Friday, May 12, 2006

HEGINS PIGEON SHOOT: Crimson Country Takes Its Best Shot

[The next RERUN comes from a Nightclubbing that covered the notorious Labor Day bird shoot in the Hegins Valley. By the early 90's, the affair had stirred up the national anti-cruelty to animals folks enough that every Labor Day held the potential for a riot. The locals actually loved it. They hated out-of-towners, particularly those they considered to be hippies, liberals and gun control fanatics. They liked nothing more than opportunities to bloody those they considered sissies. And the local lawmen, of which there were plenty, always tossed in a helping hand. The violence drew bigger crowds. The beatings would take place early, the protestors shipped off to the county jail, and by afternoon the shoot would be in full swing.

Pigeons were brought out in wood boxes and put on the firing range. The boxes were opened, the startled pigeons flopped out and blasted to eternity at point blank range by the shooters. Those not immediately finished were picked up and their necks snapped or heads torn off by "bird boys" who would throw them into trash bins. Remarkably there was music. Unremarkably, there was alcohol. It was an even of uncommon brutality and it went on for hours. Some of it was about gambling, gambling for idiots. It pit the birds against the 'marksmen', the birds theoretically having been trained to flop out of the boxes fast. This was said to have been done by poking them with a stick in sessions prior to the shoot. The practice was called "polishing the bird" -- ha, ha. Get it?

Due to relentless bad publicity in the 90's, eventually the state stepped in and banned the Hegins Pigeon Shoot.]

(September 1990) It wasn't quite the party the locals hoped it would be at the Fred Coleman Labor Day Pigeon Shoot in Hegins, an event which is supposed to be, according to patrons, festive.

But the gild was off the lily after protestors led by Steve Hindi scuffled with locals and a legion of state troopers shortly after noon. By 1:30, a good ol' boy quartet called Crimson Country had set up stage in the center of the picnic grove.

As birds bounced and fluttered weakly from the trap boxes and the ack-ack of continuous shotgun volleys spread their feathers over the playing fields of Hegins, Crimson Country launched into "Wipeout" by the Surfaris.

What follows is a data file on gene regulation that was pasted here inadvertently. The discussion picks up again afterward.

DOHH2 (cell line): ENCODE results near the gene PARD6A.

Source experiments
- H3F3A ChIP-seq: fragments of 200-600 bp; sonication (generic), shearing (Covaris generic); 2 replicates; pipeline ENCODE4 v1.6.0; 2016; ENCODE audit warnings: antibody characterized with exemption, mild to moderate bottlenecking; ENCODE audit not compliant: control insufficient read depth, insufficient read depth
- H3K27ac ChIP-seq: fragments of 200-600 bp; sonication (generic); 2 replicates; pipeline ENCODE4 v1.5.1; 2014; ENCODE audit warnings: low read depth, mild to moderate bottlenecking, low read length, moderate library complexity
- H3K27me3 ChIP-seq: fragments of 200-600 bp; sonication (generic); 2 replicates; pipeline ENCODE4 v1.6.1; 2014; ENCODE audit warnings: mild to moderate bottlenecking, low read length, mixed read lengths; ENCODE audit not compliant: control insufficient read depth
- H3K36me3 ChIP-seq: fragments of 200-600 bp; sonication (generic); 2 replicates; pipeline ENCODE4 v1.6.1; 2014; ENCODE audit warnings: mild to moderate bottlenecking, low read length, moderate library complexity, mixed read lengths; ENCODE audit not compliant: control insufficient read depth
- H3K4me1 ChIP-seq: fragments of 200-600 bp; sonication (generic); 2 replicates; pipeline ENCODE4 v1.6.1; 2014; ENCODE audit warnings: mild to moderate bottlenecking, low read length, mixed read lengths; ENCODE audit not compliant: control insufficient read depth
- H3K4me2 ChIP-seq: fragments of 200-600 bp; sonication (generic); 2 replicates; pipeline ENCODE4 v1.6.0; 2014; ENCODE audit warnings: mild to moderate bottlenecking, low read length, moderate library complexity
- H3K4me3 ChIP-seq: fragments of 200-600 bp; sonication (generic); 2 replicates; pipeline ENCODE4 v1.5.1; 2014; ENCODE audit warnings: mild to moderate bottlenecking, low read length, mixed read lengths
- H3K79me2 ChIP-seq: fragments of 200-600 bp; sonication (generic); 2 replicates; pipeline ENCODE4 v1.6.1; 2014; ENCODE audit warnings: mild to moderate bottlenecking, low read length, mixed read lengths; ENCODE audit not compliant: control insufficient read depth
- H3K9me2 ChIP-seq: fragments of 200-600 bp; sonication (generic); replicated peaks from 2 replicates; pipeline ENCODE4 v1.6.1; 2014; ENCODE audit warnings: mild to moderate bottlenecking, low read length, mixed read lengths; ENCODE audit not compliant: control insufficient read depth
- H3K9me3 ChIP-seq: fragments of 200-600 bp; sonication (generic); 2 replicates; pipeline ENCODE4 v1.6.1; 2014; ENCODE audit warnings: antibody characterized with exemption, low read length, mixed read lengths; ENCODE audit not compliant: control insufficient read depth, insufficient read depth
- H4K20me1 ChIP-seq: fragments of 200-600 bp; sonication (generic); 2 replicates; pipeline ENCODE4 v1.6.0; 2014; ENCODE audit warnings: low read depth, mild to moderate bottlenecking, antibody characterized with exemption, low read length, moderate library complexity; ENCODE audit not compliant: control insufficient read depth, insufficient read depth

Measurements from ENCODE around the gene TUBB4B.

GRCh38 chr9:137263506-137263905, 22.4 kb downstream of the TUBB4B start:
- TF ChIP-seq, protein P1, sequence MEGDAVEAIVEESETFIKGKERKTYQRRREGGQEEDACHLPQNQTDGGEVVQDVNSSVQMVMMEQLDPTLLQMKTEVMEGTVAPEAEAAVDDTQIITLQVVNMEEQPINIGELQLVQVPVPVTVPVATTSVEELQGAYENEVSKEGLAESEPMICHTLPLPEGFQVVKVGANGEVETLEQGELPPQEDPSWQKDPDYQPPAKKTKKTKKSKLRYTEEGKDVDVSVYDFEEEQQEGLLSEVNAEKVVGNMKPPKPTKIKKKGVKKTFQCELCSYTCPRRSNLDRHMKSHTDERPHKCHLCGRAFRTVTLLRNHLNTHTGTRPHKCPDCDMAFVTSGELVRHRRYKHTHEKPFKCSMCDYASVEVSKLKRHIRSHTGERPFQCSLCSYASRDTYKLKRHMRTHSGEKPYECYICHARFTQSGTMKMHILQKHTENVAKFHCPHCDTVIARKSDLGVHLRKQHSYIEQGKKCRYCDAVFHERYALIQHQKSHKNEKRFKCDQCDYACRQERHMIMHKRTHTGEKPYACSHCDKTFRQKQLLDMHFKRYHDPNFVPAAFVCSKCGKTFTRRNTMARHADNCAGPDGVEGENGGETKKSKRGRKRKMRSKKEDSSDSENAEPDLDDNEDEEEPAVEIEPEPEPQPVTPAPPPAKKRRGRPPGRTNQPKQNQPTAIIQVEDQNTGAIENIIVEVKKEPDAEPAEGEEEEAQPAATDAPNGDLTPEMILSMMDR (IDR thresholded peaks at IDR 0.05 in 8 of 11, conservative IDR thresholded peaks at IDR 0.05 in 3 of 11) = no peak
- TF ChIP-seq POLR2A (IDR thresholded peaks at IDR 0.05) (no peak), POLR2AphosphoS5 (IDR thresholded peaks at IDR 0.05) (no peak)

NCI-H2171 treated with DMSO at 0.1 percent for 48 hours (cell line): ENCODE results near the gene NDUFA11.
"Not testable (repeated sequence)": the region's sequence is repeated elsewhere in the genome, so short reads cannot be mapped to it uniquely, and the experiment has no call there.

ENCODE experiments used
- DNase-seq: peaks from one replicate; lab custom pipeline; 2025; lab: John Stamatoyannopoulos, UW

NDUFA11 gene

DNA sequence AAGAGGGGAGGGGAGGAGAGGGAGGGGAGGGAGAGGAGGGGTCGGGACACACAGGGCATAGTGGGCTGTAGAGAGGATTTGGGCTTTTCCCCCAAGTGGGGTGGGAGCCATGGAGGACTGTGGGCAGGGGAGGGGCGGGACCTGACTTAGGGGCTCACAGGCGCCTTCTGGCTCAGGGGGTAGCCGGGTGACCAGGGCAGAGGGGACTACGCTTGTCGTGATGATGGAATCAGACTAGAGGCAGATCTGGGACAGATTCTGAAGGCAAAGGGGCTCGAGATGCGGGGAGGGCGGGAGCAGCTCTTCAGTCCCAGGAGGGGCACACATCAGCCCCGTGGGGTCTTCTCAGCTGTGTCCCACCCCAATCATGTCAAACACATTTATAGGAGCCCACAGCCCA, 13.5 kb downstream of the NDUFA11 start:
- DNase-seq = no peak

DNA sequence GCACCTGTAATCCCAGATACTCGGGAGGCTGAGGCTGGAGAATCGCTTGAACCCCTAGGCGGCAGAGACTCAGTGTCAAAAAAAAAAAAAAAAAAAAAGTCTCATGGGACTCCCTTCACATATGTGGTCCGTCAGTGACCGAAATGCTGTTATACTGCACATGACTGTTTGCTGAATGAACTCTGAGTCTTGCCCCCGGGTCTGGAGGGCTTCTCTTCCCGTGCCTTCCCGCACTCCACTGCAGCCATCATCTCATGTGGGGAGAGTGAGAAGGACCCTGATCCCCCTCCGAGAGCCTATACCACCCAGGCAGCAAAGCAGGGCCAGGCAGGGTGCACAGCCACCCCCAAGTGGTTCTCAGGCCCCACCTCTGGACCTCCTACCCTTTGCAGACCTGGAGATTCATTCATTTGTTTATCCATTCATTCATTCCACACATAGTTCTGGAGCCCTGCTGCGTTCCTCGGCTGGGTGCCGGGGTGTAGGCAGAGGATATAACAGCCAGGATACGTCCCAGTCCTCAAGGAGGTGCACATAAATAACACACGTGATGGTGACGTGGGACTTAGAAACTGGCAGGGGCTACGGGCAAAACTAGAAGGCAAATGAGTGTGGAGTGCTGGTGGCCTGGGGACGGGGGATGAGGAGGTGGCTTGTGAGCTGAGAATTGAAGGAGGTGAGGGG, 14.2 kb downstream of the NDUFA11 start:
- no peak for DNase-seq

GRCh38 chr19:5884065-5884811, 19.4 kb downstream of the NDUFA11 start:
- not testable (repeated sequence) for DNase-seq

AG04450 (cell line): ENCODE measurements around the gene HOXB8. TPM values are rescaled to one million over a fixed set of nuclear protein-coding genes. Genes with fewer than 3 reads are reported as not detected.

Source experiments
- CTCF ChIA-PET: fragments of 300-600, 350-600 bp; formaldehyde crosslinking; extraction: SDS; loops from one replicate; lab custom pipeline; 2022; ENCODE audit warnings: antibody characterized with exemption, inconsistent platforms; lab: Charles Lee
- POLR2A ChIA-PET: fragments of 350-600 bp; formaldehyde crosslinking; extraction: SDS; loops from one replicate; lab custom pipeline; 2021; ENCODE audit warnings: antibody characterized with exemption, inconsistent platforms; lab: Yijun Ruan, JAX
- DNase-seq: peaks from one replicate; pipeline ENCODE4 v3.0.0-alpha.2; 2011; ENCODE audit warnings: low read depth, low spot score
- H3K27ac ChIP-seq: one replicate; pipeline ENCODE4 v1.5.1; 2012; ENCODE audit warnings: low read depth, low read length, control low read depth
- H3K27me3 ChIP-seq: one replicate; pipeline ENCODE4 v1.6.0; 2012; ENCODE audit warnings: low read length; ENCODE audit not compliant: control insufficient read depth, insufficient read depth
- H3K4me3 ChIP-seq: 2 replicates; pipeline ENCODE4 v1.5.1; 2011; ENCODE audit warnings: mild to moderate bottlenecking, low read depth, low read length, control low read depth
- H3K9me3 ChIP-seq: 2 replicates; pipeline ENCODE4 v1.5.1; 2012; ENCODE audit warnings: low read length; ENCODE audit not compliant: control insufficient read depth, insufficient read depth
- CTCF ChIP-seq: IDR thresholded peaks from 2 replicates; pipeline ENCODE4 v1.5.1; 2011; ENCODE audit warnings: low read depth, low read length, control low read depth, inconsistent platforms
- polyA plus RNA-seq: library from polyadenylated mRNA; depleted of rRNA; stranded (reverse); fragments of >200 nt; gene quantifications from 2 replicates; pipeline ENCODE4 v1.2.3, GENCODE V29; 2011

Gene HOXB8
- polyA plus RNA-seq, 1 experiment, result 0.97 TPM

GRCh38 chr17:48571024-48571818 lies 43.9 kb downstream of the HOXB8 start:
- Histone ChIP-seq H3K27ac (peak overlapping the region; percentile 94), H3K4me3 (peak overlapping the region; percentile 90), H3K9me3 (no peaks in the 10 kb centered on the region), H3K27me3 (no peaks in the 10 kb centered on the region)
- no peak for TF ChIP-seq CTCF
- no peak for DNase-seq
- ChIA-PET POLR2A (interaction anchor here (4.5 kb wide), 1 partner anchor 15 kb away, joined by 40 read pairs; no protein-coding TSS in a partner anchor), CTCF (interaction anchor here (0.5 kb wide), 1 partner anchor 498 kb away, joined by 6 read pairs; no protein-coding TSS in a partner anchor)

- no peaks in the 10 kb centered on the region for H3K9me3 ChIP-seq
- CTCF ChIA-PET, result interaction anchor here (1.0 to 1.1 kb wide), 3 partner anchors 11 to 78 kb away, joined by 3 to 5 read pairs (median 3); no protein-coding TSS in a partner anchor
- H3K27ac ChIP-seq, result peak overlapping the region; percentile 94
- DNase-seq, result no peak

Over the next couple of hours the four-man band played creditable covers of tunes by Randy Travis and Hank Williams, Sr. and Jr. Around 3, as the pigeon body count multiplied, Crimson Country played the Elvis Presley standard, "Don't Be Cruel." Few seemed to notice the Grand Guignol irony of the selection.

While all this was going on, people selling T-shirts commemorating the shoot were doing a brisk business. Some shirts bore the saying, "Shoot pigeons ... not drugs!"; "Let feathers fly and freedom ring!"; and "Save a pigeon ... shoot a protester." However, the hottest title was a stark ebon number emblazoned with a bastardization of the 82nd Airborne's motto, "Kill them all, let God sort 'em out later/I survived the 1990 Hegins Labor Day Pigeon Shoot."

Those went fast. Most prospective purchasers had only one choice of size -- triple-X. "I got one!" yelled a happy camper, his shirt hanging almost to his knees.

As some fans hunkered in the bleachers overlooking the range and others circulated by the food and beer stands in the grove, a grim atmosphere hung over the park. Children played obliviously on monkey bars.

Bird blood dripped occasionally from overhead and, occasionally, a wounded pigeon that had escaped the firing range minutes earlier fell on the civilians.


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